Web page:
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Rātā : International waka experts in Whangārei

Rātā : International waka experts in Whangārei

We are honoured to stand alongside the Patron of Rātā, Stanley Conrad, to host Hawai’i, Tahiti and Aotearoa waka navigators and carvers who will share their traditional and contemporary art form and expertise in our region,” says Ngaire Wilson, General Manager of Te Au Mārie.

Whangārei and Te Taitokerau (Northland) welcomes the Pacific delegation of waka experts for the Rātā symposium as part of Tuia ki Taitokerau. The Rātā symposium starts on 14 October 2019 at Hihiaua Cultural Centre, Whangārei.

Tahitian master carver Marirai Freddie Tauotaha will complete a canoe started by his father, Puaniho Tauotaha 27 years ago. The waka has been in storage at the home of the late Sir Hekenukumai Puhipi, a close friend of Puaniho and is currently housed at the Hihiaua Cultural Centre.

Hawai’ian Na Kalai Wa’a o Laka is led by the Bumatay family with strong ancestral links to the canoe carvers of the past. Ray Bumatay Master Kalai Wa’a long time trainer and son Alika who leads the team will carve an outrigger canoe utilising the skills handed down to them by their ancestors.

Aotearoa team collaboration - Te Muka Tāngata between the Hihiaua Cultural Centre and Te Kāpehu Whetū involves rangatahi in tārai waka (canoe carving). The rangatahi will learn skills and knowledge about waka restoration, lashing and preservation. The team exemplifies the whakatauki “Tuia te muka tāngata” – weaving people together for a shared future.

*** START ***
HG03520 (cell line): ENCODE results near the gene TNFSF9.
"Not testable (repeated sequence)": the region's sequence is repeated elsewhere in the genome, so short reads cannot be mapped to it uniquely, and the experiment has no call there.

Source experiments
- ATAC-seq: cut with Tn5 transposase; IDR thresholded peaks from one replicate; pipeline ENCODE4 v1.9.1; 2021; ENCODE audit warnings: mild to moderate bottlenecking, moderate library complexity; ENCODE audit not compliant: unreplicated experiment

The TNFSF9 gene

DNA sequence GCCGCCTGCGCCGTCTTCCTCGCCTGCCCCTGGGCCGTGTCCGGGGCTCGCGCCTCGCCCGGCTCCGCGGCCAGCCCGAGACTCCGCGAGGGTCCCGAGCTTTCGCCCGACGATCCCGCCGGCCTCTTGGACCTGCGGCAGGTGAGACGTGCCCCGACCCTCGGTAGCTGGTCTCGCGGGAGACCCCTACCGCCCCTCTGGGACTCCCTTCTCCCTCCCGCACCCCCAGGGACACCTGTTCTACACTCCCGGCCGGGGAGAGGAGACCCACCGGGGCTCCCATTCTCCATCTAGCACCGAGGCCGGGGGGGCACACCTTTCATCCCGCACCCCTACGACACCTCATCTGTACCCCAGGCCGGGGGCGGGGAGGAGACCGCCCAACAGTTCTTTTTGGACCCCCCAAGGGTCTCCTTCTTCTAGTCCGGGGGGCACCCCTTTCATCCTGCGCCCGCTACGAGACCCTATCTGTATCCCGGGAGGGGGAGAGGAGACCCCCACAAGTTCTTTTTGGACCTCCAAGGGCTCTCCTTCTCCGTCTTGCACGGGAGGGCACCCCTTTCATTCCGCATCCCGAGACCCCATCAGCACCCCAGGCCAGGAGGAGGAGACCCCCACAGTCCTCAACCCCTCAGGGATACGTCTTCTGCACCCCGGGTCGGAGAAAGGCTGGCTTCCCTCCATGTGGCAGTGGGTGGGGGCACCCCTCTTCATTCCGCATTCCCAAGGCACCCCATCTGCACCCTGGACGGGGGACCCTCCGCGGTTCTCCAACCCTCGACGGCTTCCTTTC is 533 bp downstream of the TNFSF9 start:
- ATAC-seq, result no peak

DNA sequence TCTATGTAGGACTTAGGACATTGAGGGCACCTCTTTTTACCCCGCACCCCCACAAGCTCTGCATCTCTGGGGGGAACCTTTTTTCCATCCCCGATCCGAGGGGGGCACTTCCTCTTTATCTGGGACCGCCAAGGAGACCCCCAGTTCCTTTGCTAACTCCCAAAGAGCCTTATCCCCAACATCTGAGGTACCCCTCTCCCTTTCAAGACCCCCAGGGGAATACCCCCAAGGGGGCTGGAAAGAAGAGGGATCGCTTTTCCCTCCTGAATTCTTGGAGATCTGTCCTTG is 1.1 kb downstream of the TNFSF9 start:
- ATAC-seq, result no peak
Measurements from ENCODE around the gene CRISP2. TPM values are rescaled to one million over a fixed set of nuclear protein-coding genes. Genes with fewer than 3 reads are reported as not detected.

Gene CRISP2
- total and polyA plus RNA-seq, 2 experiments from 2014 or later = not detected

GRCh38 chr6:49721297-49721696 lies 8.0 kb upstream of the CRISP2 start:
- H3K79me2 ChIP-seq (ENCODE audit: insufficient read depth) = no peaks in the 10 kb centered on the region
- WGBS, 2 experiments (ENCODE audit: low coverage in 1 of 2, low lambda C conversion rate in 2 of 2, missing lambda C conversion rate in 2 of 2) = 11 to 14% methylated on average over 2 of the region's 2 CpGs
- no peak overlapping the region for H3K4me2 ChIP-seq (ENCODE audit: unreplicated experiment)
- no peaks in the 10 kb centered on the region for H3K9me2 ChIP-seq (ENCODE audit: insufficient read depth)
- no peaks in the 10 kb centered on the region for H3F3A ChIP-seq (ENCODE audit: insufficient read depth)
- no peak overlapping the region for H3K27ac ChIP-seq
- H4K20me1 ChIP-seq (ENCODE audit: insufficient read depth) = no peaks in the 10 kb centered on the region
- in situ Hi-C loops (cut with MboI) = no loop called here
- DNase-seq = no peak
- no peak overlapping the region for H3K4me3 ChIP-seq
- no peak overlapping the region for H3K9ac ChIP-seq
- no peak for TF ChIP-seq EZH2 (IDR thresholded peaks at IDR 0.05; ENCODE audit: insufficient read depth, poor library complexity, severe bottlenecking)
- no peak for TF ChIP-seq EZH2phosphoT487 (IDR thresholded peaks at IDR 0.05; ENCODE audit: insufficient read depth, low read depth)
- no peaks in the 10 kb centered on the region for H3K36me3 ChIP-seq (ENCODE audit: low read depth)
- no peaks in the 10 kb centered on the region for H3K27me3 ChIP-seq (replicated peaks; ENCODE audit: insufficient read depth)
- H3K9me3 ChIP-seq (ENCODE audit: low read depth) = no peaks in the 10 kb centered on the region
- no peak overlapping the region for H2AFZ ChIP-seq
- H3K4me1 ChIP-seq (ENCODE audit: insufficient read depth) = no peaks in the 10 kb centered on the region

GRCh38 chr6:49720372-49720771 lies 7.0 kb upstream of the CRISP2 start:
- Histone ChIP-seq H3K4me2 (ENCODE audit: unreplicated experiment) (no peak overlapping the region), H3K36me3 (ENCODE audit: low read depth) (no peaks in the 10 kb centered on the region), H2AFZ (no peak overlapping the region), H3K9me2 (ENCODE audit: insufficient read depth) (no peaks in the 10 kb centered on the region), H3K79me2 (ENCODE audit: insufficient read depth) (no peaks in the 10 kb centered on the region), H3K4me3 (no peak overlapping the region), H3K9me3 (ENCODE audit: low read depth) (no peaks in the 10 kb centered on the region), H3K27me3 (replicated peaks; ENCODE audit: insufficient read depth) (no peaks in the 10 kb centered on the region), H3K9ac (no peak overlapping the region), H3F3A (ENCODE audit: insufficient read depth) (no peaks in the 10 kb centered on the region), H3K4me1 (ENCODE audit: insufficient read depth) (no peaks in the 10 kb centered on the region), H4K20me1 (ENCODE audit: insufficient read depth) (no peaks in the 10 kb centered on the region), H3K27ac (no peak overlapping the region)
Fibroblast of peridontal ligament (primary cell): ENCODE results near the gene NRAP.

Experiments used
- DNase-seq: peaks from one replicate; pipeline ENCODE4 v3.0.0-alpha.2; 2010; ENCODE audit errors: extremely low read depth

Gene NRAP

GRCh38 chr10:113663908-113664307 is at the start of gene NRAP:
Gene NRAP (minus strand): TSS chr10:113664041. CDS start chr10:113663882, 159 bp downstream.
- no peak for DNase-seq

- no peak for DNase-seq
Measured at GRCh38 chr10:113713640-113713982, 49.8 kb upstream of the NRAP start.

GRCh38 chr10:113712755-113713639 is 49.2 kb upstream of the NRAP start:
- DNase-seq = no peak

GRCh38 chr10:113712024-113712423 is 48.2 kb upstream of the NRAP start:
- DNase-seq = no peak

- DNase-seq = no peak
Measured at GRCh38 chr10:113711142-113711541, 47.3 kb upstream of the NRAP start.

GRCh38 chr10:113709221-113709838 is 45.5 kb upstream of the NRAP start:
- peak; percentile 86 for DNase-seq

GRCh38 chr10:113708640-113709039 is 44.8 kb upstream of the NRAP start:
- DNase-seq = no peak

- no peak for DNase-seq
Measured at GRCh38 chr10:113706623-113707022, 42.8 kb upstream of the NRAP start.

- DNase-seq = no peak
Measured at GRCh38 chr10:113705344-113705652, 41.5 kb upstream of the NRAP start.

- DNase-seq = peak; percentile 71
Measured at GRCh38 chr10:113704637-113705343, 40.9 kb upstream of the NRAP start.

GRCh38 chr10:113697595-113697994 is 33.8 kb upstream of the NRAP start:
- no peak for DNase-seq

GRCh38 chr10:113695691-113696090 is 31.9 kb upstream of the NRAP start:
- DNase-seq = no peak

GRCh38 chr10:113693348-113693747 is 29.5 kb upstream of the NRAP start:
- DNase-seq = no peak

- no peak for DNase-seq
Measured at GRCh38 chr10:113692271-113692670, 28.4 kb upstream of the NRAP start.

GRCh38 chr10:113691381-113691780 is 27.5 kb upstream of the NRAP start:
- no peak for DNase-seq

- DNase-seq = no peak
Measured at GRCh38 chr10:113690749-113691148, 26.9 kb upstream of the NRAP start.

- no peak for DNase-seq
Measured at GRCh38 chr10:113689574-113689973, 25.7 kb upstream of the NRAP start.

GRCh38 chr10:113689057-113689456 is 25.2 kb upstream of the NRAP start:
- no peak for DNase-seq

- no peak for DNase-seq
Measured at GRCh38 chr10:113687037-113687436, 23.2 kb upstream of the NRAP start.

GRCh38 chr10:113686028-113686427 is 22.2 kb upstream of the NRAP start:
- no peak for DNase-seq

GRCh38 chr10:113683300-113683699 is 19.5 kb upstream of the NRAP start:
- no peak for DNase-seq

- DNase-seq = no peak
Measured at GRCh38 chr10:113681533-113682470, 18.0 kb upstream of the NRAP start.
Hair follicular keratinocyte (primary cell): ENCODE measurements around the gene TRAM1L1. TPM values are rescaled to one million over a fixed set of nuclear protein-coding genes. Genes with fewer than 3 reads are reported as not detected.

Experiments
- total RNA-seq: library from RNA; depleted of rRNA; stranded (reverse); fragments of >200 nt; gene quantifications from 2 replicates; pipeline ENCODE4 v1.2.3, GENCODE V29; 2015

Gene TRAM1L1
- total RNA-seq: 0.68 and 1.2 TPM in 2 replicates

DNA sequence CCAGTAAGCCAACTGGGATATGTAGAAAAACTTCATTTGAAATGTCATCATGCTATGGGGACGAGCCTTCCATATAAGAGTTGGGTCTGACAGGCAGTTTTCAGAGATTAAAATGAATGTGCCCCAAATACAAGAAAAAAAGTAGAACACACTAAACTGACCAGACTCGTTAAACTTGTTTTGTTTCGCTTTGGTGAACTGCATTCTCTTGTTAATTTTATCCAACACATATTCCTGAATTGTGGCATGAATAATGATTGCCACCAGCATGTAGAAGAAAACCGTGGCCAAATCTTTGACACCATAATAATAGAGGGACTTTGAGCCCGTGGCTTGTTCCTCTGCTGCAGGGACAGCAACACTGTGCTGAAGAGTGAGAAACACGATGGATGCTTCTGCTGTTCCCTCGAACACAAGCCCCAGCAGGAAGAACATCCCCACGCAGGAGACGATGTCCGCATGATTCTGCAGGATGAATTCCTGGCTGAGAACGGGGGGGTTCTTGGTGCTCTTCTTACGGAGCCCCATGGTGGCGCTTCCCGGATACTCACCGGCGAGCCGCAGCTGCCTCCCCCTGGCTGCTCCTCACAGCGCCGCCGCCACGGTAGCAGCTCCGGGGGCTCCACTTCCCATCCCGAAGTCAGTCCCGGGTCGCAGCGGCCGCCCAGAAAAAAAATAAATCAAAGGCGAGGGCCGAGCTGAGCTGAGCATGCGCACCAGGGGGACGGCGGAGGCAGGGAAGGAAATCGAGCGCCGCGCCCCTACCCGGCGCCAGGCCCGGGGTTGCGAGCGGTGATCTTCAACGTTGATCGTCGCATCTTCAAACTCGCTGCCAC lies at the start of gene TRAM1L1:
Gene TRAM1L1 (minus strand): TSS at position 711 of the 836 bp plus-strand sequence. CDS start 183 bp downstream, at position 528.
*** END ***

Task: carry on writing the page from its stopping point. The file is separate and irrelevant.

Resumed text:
Derek Kawiti, Senior Lecturer, Victoria University is leading a team using 3D printing technologies working with a 2018 scan of 230 Hawai`ian wa’a (outrigger canoe) gifted to the Smithsonian in 1888 by Queen Kapi’olani of the Kingdom of Hawai’i.
“Rātā will be highlighting the waka carving and building practices of the Pacific. The Rātā symposium includes practitioners from Hawaii, Tahiti and Aotearoa demonstrating their work as they transform trees to functional waka. Rātā will bring greater visibility to the traditional and contemporary mātauranga of this art form,” says James Eruera, Tumu Tārai Waka and Co-chair Te Au Mārie.

ENDS

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